Second chance for California broadband subsidies


It’s not pretty, but it’s alive again.

The California Advanced Services Fund (CASF) has a new lease on life. The assembly utilities and commerce committee brought senate bill 740 back from the dead this afternoon on an 11 to 4 vote. If it makes it through the rest of the legislative process, it will add $90 million to CASF and (sort of) lengthen the list of eligible applicants.

All fifteen members of the committee were on hand for the special meeting. The only item on the agenda was reconsideration of last month’s rejection of SB 740. A parade of supporters endorsed it, no one opposed it and the vote came quickly. One republican, Jeff Gorell, joined all ten of the democrats on the committee in voting aye. The remaining four republicans voted no.

Committee chairman Steven Bradford (D – Los Angeles) stepped down from the podium to present the bill to his colleagues, eloquently listing the benefits for rural and urban communities alike. It was a more compelling pitch than the one given last month by the bill’s sponsor, senator Alex Padilla (D – Los Angeles), who was noticeably absent today.

The bill was not unscathed. The cable industry’s lobbying front, the California Cable and Telecommunications Association, forced Padilla to add language that will make it very difficult, at best, for independent ISPs and cities to apply for broadband infrastructure subsidies. But that’s better than impossible, which is what they have right now.

Assuming a companion measure, assembly bill 1299, also makes it through the process, $70 million will be added to the CASF grant account, $25 million will go towards building and marketing broadband facilities in public housing, with $5 million being taken from the infrastructure loan fund to make up the difference.

The next stop for SB 740 is the assembly appropriations committee. After that, assuming the love fest continues, the full assembly votes on it. The goal is to have it on Governor Brown’s desk by mid-September.

About Steve Blum

Steve Blum is president of Tellus Venture Associates, a management, planning and business development consultancy for municipal and community broadband initiatives. He is a 30-year industry veteran and an expert in developing new broadband infrastructure and services, including wireless, fiber optic and satellite systems. His career includes playing key roles in the launch and growth of DirecTv in the U.S., as well as other satellite broadcasting platforms around the world. For the past ten years, he has helped build municipal wireless and fiber optic broadband systems. His client list includes many California cities, such as San Leandro, Palo Alto, Oakland, Los Angeles, Lompoc and Folsom. He’s a member of the executive team for the Central Coast Broadband Consortium and has worked with other regional consortia in California. Steve is the author of seven books on the Internet and satellite broadcasting and is a frequent contributor to professional journals and industry events. He holds an A.B. in History from the University of California, Berkeley, an M.A. in East Asia Studies from the University of Washington, and an M.B.A. from the University of St. Thomas. He is a triathlete and multiple Ironman finisher, and is currently ranked in the top 100 of the Challenge Triathlon world rankings, out of more than 30,000 athletes.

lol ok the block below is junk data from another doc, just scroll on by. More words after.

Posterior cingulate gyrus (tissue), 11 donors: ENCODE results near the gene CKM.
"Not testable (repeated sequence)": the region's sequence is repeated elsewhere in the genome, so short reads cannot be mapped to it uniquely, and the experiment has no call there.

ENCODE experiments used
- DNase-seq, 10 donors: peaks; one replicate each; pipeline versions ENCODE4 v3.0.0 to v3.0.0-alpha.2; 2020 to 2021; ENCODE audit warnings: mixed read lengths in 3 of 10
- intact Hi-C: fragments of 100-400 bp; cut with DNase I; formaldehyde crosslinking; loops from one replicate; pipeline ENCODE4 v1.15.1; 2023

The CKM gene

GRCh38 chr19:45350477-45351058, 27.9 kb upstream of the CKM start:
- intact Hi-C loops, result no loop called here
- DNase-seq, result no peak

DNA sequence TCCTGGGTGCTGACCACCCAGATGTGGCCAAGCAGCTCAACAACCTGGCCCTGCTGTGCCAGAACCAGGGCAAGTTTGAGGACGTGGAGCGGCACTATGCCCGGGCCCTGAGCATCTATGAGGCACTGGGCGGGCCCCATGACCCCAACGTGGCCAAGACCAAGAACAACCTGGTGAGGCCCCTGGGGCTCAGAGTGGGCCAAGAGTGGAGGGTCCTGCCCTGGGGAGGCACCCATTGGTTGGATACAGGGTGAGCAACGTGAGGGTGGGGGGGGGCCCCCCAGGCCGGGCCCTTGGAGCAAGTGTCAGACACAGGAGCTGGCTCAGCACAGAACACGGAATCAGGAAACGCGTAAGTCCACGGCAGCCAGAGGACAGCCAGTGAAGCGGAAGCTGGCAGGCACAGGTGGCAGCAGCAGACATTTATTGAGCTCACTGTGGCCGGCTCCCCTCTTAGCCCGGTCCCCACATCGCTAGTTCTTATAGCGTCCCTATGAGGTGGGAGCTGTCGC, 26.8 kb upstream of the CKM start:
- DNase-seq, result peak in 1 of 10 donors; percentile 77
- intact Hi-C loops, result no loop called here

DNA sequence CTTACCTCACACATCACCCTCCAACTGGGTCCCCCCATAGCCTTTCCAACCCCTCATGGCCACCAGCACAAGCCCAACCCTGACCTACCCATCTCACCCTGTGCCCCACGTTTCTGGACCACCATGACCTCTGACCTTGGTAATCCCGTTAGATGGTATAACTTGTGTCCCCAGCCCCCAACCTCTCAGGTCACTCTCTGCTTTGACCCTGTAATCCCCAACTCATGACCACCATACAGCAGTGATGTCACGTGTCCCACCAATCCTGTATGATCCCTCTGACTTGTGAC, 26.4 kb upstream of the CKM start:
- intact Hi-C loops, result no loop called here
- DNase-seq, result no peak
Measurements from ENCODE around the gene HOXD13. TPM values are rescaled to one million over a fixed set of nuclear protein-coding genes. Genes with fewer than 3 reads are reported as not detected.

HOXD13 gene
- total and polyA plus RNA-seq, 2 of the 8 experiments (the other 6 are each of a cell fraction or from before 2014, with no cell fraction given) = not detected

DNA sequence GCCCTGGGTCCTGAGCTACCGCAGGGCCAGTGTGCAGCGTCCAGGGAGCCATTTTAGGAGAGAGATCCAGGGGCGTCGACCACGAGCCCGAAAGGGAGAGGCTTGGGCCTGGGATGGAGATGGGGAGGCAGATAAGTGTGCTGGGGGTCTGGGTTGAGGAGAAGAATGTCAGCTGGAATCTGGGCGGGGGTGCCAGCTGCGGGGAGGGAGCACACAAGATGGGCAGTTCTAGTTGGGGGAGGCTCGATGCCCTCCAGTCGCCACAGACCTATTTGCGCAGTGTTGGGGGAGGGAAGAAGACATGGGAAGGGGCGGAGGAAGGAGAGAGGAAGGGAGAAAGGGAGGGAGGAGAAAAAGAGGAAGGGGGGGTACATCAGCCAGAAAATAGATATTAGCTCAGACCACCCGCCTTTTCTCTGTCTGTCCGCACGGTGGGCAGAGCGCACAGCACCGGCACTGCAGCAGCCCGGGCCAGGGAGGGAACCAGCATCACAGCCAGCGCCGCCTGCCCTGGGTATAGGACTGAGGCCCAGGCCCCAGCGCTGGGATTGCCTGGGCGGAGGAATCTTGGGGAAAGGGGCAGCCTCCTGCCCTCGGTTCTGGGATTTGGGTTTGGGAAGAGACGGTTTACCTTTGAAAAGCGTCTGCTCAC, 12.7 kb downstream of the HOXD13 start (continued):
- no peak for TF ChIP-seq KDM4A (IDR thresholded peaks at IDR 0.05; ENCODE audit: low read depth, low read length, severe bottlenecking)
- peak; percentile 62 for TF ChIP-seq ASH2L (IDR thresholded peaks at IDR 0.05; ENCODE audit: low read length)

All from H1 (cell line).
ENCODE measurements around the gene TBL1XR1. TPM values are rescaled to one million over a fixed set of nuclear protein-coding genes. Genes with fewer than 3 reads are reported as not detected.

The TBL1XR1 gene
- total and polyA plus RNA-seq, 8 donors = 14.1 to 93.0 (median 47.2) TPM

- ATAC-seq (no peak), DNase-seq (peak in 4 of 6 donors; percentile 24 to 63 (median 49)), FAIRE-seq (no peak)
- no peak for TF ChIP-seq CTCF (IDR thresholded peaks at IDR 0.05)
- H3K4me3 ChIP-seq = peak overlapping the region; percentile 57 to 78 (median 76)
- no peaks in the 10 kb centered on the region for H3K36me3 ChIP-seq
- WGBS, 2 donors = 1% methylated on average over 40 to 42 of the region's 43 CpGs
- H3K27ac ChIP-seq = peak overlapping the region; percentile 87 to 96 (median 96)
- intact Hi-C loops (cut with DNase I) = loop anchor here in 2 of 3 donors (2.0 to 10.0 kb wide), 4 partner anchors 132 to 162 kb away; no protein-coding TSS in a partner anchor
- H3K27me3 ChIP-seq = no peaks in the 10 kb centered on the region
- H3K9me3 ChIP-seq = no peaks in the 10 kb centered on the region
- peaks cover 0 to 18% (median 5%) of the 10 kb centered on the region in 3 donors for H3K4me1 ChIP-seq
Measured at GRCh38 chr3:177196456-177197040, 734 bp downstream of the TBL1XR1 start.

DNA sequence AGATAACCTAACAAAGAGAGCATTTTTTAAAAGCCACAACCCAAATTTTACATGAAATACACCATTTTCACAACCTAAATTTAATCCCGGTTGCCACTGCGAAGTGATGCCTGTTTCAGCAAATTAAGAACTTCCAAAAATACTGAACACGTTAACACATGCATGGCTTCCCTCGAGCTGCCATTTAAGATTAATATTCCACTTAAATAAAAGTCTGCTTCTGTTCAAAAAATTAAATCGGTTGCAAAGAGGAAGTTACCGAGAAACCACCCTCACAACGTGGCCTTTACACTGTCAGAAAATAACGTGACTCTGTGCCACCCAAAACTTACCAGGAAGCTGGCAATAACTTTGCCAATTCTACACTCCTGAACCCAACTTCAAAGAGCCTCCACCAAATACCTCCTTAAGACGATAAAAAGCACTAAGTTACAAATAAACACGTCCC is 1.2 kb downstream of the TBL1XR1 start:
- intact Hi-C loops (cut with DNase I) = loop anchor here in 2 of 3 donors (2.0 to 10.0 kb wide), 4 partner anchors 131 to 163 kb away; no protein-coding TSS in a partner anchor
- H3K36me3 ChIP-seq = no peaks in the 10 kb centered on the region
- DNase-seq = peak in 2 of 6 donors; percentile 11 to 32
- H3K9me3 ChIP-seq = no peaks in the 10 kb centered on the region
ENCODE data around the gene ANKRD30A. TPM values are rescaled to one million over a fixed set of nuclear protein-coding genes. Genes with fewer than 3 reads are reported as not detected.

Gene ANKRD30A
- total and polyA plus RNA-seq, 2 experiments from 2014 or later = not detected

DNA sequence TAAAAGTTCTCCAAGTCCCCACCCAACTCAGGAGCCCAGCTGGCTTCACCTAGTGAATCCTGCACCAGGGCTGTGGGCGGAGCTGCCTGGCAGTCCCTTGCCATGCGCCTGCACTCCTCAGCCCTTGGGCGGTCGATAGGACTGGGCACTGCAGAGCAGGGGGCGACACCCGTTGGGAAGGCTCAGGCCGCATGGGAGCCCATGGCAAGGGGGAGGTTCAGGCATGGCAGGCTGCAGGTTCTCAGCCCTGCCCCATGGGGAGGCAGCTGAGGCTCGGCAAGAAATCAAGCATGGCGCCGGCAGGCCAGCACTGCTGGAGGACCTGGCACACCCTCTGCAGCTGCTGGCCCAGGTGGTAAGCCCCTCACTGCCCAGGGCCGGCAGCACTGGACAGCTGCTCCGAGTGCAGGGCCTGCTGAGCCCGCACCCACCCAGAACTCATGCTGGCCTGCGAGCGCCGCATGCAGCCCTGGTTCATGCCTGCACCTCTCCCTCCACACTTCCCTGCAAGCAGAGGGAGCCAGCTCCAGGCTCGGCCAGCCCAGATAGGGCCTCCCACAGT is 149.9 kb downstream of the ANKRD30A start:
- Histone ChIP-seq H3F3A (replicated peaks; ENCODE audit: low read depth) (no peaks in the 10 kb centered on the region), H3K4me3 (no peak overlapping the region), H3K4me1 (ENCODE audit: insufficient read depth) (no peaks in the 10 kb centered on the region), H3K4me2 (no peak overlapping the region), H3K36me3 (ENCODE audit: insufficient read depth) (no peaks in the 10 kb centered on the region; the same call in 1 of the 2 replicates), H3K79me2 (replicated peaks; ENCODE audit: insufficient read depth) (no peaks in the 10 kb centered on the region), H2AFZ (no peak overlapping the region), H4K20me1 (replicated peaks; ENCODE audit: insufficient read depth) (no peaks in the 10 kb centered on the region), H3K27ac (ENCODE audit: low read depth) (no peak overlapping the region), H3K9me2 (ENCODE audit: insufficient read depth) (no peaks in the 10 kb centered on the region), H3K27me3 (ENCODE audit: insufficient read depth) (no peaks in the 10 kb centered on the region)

• Sean McLaughlin

    What did you make of the CBC action to form a native issues work group?

    • Steve Blum

      It all depends on what they do with it. It could lead to useful coordination with tribal governments.

  • Christopher Mitchell

    Though I have some strong disagreements with you in terms of how relevant some muni experiences are to others, I want to thank you for doing so much reporting and work on the CASF issue in Sacramento.

    • Steve Blum

      Thank you, Christopher. It’s all part of the fun!